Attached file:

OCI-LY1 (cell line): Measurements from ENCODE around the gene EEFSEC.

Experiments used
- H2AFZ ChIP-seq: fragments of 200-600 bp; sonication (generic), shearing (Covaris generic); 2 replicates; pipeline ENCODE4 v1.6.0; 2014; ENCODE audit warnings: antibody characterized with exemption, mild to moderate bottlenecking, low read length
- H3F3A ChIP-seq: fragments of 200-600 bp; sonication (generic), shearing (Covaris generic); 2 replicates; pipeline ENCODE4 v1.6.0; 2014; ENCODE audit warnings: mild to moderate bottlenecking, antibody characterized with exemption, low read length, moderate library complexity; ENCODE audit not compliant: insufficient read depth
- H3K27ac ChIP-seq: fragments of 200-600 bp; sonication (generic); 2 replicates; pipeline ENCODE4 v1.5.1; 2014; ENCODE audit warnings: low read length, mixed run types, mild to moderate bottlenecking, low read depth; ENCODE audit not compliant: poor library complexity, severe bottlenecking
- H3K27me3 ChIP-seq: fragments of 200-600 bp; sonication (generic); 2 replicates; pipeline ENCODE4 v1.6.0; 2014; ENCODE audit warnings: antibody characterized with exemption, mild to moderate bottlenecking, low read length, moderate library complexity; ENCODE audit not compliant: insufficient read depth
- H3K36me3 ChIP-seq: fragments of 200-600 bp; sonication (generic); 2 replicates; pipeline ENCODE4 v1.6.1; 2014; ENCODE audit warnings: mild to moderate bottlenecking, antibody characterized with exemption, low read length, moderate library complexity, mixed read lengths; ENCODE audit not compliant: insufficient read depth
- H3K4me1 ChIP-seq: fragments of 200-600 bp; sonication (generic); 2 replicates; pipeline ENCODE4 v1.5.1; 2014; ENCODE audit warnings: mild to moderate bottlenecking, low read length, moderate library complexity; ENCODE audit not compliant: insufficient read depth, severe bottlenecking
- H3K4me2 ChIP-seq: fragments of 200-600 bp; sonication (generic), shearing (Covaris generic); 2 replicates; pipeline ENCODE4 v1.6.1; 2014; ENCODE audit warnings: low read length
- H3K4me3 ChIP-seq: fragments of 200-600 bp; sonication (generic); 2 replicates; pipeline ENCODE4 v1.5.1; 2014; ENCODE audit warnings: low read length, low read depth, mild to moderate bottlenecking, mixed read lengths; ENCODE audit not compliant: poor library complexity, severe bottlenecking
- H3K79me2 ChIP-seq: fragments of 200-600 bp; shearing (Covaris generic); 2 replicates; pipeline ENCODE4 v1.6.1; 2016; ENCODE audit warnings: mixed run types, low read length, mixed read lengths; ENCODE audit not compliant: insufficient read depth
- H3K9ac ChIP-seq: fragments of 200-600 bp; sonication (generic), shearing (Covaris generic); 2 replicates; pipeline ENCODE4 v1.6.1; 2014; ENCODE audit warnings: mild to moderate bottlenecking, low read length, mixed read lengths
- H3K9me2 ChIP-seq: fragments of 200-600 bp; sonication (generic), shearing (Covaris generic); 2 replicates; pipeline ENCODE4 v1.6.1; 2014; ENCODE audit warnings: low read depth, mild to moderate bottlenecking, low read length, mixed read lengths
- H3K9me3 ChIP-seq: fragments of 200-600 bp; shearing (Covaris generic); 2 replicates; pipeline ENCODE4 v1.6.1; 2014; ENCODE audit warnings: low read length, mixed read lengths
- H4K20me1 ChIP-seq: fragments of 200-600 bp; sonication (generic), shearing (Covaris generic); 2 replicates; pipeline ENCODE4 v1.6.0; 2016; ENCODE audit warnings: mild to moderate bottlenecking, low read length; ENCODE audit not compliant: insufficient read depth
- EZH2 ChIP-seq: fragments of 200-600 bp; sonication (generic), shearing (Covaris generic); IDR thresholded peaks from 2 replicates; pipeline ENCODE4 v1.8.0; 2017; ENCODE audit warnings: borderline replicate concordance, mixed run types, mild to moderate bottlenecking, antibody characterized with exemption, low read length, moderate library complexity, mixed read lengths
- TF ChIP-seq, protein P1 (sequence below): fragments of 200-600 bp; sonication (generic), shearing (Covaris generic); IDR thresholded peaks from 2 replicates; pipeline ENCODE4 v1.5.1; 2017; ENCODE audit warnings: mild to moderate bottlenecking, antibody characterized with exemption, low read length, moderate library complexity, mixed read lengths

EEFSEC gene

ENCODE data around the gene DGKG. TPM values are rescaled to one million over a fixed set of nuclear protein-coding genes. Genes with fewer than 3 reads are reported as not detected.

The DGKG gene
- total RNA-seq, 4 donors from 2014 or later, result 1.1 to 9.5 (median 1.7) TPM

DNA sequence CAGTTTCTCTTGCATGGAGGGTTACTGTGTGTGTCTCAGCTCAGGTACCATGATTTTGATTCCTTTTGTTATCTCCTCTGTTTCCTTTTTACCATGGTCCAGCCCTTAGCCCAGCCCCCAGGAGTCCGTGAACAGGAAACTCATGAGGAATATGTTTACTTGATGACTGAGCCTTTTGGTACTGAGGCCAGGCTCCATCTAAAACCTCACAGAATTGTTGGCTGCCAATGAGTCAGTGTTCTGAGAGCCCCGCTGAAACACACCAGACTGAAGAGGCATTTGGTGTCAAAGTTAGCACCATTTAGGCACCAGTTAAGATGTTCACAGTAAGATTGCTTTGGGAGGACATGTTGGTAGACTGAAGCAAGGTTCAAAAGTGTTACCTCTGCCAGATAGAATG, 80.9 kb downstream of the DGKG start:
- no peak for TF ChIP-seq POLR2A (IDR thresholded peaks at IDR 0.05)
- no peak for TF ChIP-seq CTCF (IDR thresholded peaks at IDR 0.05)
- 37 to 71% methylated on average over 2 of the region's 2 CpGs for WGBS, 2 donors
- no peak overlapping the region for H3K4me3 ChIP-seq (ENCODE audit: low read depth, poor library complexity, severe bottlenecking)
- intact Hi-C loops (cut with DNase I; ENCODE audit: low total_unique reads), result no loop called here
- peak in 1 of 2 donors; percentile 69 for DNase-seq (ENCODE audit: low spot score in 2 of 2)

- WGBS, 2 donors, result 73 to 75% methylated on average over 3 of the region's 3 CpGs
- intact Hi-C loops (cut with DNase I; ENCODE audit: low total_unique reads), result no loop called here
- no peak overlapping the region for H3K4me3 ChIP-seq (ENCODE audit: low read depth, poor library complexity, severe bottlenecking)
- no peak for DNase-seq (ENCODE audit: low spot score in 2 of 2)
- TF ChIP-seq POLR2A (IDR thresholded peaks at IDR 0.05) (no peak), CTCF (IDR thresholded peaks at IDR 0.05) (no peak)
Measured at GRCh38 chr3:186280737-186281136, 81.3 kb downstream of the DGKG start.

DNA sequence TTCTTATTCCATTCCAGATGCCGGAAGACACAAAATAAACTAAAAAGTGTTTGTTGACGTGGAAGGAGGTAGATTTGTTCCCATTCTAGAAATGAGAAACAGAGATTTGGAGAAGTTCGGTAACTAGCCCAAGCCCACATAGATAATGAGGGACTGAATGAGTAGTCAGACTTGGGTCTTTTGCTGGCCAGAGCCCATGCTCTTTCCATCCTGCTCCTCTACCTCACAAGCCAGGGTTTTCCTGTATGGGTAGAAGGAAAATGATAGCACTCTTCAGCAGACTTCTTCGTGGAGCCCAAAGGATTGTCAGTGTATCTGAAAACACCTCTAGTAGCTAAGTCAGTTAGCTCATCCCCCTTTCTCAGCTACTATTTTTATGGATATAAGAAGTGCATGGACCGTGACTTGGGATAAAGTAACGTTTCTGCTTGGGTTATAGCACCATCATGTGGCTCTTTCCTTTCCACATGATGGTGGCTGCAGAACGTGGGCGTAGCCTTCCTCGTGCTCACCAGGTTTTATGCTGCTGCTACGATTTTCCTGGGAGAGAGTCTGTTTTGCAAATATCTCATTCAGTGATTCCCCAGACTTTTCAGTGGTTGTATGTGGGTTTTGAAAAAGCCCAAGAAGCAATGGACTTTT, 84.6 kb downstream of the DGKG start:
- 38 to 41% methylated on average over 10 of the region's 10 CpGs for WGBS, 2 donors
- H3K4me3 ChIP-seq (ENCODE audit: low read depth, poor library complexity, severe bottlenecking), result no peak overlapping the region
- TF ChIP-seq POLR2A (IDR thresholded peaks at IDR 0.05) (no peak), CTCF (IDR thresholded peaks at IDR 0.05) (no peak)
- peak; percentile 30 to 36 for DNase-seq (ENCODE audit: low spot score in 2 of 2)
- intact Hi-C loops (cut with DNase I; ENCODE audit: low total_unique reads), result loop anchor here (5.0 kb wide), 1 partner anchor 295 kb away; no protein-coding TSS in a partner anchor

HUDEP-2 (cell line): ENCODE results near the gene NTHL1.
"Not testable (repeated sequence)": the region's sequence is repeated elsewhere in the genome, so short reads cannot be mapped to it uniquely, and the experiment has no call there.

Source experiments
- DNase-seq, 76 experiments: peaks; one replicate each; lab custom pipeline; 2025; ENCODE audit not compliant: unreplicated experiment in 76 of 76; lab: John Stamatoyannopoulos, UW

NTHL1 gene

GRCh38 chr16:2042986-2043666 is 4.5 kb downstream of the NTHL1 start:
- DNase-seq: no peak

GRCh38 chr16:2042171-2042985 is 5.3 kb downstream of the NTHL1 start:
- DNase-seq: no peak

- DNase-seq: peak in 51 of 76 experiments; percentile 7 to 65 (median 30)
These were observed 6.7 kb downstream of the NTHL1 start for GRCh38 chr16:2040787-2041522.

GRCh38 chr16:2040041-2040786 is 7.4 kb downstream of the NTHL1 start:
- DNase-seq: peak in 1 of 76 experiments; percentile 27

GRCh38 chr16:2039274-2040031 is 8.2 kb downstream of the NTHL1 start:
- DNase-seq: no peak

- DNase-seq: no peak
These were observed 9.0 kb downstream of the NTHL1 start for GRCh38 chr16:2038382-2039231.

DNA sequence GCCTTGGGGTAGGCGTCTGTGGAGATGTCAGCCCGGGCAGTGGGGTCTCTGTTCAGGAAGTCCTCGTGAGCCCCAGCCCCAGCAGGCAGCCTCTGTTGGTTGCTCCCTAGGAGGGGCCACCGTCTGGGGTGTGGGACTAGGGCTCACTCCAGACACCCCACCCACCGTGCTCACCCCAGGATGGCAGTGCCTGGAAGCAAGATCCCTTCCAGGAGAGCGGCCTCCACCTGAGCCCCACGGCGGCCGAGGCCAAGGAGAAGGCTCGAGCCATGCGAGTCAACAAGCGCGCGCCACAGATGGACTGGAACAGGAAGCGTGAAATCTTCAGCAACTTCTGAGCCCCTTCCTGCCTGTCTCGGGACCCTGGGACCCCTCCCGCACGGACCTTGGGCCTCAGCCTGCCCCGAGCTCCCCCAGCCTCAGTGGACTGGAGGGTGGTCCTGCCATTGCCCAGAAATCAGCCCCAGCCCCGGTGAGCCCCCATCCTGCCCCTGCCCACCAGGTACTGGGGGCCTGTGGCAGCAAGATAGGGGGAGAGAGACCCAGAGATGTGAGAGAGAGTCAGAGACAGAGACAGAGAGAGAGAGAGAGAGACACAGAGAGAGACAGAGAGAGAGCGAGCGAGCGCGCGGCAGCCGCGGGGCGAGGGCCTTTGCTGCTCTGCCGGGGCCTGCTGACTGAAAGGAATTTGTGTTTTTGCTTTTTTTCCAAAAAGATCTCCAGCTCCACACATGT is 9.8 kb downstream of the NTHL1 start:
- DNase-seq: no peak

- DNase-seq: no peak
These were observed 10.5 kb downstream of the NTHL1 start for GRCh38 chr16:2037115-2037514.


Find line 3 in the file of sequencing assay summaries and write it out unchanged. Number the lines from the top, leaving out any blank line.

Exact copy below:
- H2AFZ ChIP-seq: fragments of 200-600 bp; sonication (generic), shearing (Covaris generic); 2 replicates; pipeline ENCODE4 v1.6.0; 2014; ENCODE audit warnings: antibody characterized with exemption, mild to moderate bottlenecking, low read length